The Australian initiative looks, on the face of it, like big government taking over business activities that are best left to business. However, there are good arguments for this approach. For example, the internet is becoming the core of communications in many advanced countries, and that trend is growing with the convergence of television  and the internet, the spread of VOIP for telephone and the use of social media for various communications in society.

This raises a question as to whether the whole system can safely be left to private business interests, who will pursue the development of the networks that will yield the highest profits, but will not necessarily ensure that most people in the country are connected to the means of communication. On the other hand, one can argue that private interests built the telephone system and most people in the country have access to telephones. The argument is weakened by the fact that the telephone industry has been heavily regulated.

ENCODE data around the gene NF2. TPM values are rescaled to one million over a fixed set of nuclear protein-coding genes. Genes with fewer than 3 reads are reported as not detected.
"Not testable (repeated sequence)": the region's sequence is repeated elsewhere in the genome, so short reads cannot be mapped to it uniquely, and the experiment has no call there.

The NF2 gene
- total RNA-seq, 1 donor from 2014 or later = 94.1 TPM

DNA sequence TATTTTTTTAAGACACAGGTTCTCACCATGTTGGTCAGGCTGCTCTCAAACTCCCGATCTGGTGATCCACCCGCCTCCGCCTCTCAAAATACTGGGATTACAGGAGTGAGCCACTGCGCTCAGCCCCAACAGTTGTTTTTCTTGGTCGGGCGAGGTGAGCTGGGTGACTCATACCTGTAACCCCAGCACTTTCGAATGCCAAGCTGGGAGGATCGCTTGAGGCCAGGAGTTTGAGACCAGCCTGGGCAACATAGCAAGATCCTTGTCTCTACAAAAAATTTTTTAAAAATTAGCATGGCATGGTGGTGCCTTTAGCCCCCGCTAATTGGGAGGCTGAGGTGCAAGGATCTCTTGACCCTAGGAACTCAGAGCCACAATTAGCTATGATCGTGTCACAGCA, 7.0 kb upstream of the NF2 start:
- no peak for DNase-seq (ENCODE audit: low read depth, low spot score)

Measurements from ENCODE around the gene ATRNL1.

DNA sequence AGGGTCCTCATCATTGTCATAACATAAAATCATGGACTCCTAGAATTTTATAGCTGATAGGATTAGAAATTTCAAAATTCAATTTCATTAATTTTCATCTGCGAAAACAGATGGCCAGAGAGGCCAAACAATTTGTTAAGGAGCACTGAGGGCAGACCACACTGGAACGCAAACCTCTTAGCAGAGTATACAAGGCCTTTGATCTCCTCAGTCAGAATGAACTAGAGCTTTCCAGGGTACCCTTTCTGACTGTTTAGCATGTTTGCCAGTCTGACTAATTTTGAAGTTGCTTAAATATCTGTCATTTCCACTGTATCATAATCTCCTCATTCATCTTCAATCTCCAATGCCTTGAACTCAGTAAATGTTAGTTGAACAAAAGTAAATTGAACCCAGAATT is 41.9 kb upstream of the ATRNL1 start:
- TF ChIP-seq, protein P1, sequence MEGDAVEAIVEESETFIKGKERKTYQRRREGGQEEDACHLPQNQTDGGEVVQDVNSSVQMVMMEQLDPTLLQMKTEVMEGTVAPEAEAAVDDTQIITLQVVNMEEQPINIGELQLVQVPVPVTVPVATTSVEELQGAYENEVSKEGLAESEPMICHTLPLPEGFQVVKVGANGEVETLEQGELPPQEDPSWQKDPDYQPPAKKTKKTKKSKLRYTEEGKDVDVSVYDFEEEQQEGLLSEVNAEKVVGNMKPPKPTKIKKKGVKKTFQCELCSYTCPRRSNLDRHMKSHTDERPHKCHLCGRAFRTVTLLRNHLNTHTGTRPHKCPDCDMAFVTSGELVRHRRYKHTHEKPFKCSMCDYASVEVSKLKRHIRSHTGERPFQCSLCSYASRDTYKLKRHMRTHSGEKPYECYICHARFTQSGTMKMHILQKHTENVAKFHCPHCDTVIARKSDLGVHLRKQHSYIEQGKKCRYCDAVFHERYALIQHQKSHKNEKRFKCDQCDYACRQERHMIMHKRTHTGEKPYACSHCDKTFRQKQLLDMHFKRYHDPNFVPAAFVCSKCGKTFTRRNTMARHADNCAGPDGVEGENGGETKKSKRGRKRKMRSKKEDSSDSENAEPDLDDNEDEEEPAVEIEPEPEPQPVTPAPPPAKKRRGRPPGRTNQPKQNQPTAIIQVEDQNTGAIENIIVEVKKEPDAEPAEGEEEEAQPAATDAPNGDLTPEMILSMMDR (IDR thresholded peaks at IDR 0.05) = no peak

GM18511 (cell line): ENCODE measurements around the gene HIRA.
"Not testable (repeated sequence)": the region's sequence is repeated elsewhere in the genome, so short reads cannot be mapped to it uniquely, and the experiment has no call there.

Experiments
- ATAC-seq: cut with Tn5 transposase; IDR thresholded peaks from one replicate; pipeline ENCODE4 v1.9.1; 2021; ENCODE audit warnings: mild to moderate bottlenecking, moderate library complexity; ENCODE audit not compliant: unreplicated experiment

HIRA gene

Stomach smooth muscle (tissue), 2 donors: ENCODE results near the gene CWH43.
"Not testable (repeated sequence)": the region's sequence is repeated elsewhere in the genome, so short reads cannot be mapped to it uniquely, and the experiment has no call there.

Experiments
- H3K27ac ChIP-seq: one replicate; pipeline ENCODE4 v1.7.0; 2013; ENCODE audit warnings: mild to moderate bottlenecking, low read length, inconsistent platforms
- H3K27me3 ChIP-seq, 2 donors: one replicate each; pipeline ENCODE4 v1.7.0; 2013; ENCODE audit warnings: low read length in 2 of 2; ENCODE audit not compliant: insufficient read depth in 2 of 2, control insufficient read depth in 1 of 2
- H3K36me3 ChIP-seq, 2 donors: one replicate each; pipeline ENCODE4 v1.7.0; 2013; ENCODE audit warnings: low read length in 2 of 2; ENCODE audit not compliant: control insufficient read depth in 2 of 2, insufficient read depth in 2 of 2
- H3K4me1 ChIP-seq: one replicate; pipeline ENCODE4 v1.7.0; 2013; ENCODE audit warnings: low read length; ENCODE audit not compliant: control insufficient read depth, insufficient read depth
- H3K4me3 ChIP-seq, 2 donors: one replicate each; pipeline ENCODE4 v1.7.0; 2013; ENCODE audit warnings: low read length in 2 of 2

Either way, the Australian model may not necessarily be the answer, but it is worth considering as a way to ensure that all (or virtually all) citizens have the means to communicate with each other. See a write-up about the Australian initiative in this article.  

Tuesday, May 04, 2010

Pearson Airport Announces Massive Outsourcing Deal

Toronto's Pearson airport has announced a $130 million deal under which it will outsource all its IT operations to IBM. This includes all the systems that the airlines use to service customers. Under the arrangement, IBM will bill the airlines directly as distinct from the current arrangement under which the airport bills the airlines through landing fees.